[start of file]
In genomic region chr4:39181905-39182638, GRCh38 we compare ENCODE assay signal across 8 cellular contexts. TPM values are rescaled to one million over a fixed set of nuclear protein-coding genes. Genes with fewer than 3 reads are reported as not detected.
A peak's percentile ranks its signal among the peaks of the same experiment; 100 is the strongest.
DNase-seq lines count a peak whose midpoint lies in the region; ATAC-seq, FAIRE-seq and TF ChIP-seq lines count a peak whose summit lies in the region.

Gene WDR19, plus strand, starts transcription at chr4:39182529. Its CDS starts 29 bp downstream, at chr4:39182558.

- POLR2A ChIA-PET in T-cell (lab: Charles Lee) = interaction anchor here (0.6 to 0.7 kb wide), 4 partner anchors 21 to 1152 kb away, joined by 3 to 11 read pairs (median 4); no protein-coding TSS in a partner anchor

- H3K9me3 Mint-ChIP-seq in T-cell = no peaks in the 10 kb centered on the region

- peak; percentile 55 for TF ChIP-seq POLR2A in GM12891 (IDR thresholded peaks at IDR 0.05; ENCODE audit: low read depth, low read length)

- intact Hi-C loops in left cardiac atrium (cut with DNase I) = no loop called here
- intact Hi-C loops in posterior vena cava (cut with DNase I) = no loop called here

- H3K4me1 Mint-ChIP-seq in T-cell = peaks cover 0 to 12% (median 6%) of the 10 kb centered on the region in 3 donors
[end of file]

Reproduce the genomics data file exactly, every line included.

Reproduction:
In genomic region chr4:39181905-39182638, GRCh38 we compare ENCODE assay signal across 8 cellular contexts. TPM values are rescaled to one million over a fixed set of nuclear protein-coding genes. Genes with fewer than 3 reads are reported as not detected.
A peak's percentile ranks its signal among the peaks of the same experiment; 100 is the strongest.
DNase-seq lines count a peak whose midpoint lies in the region; ATAC-seq, FAIRE-seq and TF ChIP-seq lines count a peak whose summit lies in the region.

Gene WDR19, plus strand, starts transcription at chr4:39182529. Its CDS starts 29 bp downstream, at chr4:39182558.

- POLR2A ChIA-PET in T-cell (lab: Charles Lee) = interaction anchor here (0.6 to 0.7 kb wide), 4 partner anchors 21 to 1152 kb away, joined by 3 to 11 read pairs (median 4); no protein-coding TSS in a partner anchor

- H3K9me3 Mint-ChIP-seq in T-cell = no peaks in the 10 kb centered on the region

- peak; percentile 55 for TF ChIP-seq POLR2A in GM12891 (IDR thresholded peaks at IDR 0.05; ENCODE audit: low read depth, low read length)

- intact Hi-C loops in left cardiac atrium (cut with DNase I) = no loop called here
- intact Hi-C loops in posterior vena cava (cut with DNase I) = no loop called here

- H3K4me1 Mint-ChIP-seq in T-cell = peaks cover 0 to 12% (median 6%) of the 10 kb centered on the region in 3 donors